Published on “The Boca Raton Tribune”

On 04/21/2017 By Carlo Barbieri


If nothing else, President Donald Trump has shown the American public in just three months that he is a man of his word.

And while that hasn’t sunk in with some people who still protest his presidency, it’s a fact that he has already kept many of his campaign promises, and is on track to do more — soon.

The federal budget proposal he recently submitted to Congress bears the mark of these promises, and also his vow to increase funding for the military. With the world currently in crisis, and with challenges coming toward the US from places like North Korea, Russia and Syria, it would be wrong not to pay attention to the ability of America’s fighting forces.

But – and this is a cautionary but – he also needs to maintain the strength of all other government departments to keep citizens safe on the domestic front.

Right now, Trump’s funding plan for is a bit scattershot. Undoubtedly, Congress will restructure it when they sit down and begin working on the financial package. Many Democrats and some Republicans are already criticizing the chief executive for being somewhat heavy-handed with his budget-cutting cleaver.

As always, something middle-of-the-road will likely result when the budget deliberations are done.

To pay for an increase in defense spending, a down payment on the border wall and school voucher programs, among other things, funding was cut from discretionary budgets of other executive departments and agencies. The Environmental Protection Agency, State Department and the Agriculture Department took the hardest hits.

Congress typically makes changes to the president’s proposal — last year, legislators disregarded President Obama’s budget altogether. And mandatory spending, by contrast, is set by other laws and is often determined by the size of the benefit and the eligible population.

Let’s look at what Trump wants to cut and consider the impact.

First, under the Trump spending plan, the Defense Department gets a 9 percent increase in discretionary funding. But that’s only about 3 percent more than what it spent last year. President Trump has cast it as a historic increase in the defense allotment, but critics say it is actually more of an incremental boost and much smaller than what he promised on the campaign trail.

As part of a 16 percent reduction to the Department of Commerce’s budget, the Trump6 administration proposes sharp cuts in climate-change and ocean research. Undoubtedly, there is some connection between human existence and the erratic nature of climate, enough to investigate it.

The Education Department faces a 14 percent cut under the Trump7 administration budget, which would downsize or eliminate many grants, including those for teacher training, afterschool programs and aid to low-income and minority college students. The cuts would be coupled with a historic investment — $1.4 billion — in charter schools, private schools and other school-choice initiatives. More of a balance is needed here.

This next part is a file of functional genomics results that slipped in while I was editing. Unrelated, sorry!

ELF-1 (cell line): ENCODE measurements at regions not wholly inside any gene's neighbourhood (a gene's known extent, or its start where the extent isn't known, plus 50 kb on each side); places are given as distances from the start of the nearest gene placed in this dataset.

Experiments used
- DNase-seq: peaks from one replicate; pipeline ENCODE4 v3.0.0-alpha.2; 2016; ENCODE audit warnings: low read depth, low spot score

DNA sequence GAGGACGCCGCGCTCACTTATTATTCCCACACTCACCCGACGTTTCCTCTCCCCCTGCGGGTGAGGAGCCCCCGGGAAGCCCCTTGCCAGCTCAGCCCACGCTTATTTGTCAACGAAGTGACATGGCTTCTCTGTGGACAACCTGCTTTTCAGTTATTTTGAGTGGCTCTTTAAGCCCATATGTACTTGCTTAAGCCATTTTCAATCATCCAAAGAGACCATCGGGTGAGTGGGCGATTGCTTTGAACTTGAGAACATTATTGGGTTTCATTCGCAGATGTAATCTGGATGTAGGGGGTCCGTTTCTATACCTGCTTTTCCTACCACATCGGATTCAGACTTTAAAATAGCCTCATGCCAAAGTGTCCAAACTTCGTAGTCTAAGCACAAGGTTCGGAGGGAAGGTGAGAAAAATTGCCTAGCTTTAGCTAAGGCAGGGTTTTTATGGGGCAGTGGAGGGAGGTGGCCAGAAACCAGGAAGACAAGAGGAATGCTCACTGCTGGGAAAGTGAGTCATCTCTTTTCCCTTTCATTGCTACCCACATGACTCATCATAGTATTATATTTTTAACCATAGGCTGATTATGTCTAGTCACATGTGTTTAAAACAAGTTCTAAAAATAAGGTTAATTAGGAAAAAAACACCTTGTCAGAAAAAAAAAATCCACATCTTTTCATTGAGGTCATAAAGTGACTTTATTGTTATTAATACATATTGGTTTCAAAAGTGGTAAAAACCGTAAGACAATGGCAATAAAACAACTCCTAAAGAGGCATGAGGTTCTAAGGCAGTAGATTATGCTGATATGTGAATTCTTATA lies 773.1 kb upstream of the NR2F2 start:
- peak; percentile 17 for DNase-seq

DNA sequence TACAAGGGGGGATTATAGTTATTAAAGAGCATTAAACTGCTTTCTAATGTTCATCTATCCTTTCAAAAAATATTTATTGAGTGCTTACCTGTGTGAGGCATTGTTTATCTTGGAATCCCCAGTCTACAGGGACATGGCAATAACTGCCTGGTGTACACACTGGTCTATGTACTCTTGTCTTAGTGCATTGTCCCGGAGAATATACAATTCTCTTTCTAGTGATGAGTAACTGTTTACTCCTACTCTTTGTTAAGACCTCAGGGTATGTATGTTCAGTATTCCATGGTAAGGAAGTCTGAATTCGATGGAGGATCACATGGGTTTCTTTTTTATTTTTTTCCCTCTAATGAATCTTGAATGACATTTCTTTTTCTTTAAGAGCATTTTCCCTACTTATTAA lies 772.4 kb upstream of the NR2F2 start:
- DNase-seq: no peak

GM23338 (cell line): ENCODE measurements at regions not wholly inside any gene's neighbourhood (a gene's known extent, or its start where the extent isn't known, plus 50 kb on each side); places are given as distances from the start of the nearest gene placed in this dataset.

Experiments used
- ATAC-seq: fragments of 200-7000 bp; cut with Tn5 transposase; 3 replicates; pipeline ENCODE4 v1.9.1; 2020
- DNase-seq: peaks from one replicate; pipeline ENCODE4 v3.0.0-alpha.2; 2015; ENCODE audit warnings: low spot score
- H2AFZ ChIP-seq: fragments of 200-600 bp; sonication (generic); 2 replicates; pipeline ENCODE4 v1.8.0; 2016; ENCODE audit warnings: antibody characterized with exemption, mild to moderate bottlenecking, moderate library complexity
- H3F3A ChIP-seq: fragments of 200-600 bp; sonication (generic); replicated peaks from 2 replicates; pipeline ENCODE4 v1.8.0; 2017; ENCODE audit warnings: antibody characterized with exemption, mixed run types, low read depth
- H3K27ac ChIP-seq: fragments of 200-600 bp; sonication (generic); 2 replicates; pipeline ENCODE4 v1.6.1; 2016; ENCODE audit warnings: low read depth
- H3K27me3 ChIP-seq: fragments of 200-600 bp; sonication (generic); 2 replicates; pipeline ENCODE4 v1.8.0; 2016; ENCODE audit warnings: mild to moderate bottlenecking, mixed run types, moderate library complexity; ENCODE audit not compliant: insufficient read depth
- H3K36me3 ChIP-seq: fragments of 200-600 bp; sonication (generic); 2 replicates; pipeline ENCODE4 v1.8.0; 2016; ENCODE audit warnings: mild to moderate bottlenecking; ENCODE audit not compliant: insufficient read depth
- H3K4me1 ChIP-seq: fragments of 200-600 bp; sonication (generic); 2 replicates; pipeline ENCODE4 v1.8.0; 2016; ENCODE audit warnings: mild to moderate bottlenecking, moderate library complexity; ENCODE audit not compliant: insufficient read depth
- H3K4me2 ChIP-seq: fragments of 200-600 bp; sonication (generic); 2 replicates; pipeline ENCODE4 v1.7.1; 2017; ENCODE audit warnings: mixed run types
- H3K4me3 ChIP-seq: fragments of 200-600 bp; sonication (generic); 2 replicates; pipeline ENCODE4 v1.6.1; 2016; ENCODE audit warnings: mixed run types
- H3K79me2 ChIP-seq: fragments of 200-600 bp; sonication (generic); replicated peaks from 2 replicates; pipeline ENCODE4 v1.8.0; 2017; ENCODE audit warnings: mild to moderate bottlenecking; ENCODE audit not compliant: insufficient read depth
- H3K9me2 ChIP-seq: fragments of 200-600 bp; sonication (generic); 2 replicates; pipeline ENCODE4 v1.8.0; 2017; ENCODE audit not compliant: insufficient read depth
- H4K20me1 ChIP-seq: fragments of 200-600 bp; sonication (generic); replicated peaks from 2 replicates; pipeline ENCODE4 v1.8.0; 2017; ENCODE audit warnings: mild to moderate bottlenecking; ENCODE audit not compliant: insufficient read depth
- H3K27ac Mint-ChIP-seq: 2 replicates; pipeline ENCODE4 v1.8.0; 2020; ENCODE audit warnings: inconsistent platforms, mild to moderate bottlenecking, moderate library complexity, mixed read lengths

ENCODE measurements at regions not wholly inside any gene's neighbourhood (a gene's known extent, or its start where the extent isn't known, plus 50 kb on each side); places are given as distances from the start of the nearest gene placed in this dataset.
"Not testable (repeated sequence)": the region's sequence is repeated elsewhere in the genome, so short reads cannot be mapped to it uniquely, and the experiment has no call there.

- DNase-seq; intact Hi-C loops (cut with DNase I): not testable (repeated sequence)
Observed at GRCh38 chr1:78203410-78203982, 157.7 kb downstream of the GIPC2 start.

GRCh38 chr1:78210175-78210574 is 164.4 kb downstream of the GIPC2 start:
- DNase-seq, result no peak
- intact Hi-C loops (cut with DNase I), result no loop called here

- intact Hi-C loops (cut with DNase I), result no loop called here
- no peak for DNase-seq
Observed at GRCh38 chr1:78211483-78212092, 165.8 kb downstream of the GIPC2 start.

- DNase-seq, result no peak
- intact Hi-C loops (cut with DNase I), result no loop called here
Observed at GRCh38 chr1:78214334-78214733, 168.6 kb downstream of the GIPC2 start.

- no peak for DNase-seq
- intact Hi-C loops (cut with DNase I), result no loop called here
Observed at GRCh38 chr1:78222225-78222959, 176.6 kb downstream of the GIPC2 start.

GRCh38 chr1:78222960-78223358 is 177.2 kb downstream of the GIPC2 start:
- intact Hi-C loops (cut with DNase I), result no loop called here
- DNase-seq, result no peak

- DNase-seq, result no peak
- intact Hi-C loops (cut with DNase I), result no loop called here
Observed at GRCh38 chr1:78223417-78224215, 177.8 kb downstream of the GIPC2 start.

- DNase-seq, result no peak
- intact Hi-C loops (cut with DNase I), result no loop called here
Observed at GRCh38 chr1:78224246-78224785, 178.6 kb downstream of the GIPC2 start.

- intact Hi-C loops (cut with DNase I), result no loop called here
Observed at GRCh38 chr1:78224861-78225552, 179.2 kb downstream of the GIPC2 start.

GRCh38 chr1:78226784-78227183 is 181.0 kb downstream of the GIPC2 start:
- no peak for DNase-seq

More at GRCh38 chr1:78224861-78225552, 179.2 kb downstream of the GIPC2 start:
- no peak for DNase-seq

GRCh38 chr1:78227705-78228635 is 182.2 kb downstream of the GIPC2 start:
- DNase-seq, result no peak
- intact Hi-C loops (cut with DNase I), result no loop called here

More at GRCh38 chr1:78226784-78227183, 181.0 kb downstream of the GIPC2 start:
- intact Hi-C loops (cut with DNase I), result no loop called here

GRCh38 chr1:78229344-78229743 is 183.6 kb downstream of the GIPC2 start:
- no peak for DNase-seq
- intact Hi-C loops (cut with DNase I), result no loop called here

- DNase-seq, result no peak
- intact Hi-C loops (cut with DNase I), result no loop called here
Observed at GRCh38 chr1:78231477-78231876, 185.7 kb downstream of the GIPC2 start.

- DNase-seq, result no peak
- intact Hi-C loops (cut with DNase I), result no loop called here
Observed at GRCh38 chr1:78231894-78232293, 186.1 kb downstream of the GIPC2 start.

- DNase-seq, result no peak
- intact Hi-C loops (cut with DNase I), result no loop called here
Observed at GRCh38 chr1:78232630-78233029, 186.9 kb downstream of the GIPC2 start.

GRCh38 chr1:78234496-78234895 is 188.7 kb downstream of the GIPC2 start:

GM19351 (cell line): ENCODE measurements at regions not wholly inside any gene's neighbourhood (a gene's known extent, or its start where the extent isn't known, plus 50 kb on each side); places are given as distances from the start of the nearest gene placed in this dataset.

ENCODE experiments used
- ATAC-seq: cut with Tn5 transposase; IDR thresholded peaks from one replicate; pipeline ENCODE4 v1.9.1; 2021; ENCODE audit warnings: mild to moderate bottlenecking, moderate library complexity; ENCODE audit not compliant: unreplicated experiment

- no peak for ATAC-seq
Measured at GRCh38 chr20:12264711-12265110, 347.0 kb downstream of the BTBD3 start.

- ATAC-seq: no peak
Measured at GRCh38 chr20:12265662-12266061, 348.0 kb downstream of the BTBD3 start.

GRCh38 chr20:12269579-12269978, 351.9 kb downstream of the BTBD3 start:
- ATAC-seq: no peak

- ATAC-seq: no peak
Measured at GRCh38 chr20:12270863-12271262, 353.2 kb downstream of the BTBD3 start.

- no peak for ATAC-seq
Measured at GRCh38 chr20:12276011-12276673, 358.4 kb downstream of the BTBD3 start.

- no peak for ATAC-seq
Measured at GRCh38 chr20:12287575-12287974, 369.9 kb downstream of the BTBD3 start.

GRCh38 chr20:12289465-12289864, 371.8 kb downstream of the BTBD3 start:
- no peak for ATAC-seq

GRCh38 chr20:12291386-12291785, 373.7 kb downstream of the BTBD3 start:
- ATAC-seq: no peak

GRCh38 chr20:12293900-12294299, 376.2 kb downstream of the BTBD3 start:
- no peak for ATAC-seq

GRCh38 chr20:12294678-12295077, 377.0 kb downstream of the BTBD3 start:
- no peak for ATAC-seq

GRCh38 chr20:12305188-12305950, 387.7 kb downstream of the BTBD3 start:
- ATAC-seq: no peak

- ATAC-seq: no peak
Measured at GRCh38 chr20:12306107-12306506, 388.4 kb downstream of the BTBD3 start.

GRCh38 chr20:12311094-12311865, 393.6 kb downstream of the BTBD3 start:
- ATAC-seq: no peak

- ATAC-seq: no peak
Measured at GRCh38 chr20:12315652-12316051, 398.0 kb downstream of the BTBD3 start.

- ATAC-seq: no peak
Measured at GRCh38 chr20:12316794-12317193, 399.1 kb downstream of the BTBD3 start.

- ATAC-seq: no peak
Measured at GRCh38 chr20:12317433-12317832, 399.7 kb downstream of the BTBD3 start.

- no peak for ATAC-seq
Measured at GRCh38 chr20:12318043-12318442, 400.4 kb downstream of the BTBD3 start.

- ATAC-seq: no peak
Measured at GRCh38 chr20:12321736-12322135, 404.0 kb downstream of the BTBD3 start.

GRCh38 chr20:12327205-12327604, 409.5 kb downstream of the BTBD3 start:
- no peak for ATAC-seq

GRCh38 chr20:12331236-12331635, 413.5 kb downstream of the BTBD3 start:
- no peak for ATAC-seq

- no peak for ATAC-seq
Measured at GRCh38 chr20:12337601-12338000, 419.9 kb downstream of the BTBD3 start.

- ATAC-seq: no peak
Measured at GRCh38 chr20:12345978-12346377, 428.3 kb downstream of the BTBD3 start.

The Trump8 budget proposal cuts the Energy Department’s budget by 6 percent, but boosts spending on managing the nation’s nuclear stockpile and revives the Yucca Mountain storage facility for nuclear power plant waste. These seem wise in light of past administration’s apparent lack of concern about these areas.

The administration proposes a hefty 18 percent decrease for the Department of Health and Human Services. Thankfully, funding for insurance provided by Medicare and Medicaid are exempt. But such a vast reduction demands more examination.

Just the elimination of billions that the National Institutes of Health give to researchers around the globe, as well as studies at its Bethesda, Md., campus, should be carefully scrutinized, particularly in light of the need for quick action to battle outbreaks of Ebola, Zika and other illnesses with serious world-altering ramifications.

The Department of Homeland Security actually gets a 7 percent boost in its budget, going primarily toward spending on border and immigration enforcement — for a border wall, for 500 new border patrol agents, and 1,000 new immigration and customs enforcement officials.

A 13 percent reduction in funding for the Department of Housing and Urban Development will strain housing authorities across the nation. And these authorities manage public housing, which relies heavily on money from Uncle Sam.

The elimination of the Community Development Block Grant program, a $3 billion item, is a very sad gash. Locally, one need only visit the Pearl City area of Boca Raton to see how years of accumulated CDBG money has been properly used to improve living conditions for residents.

Trump9 is also looking to cut the HOME Investment Partnerships Program, the Choice Neighborhoods program and the Self-help Homeownership Opportunity Program.

Safe, adequate housing for all people is and always has been a must. To shut off the federal spigot without examination of impact is a serious mistake and must be dealt with.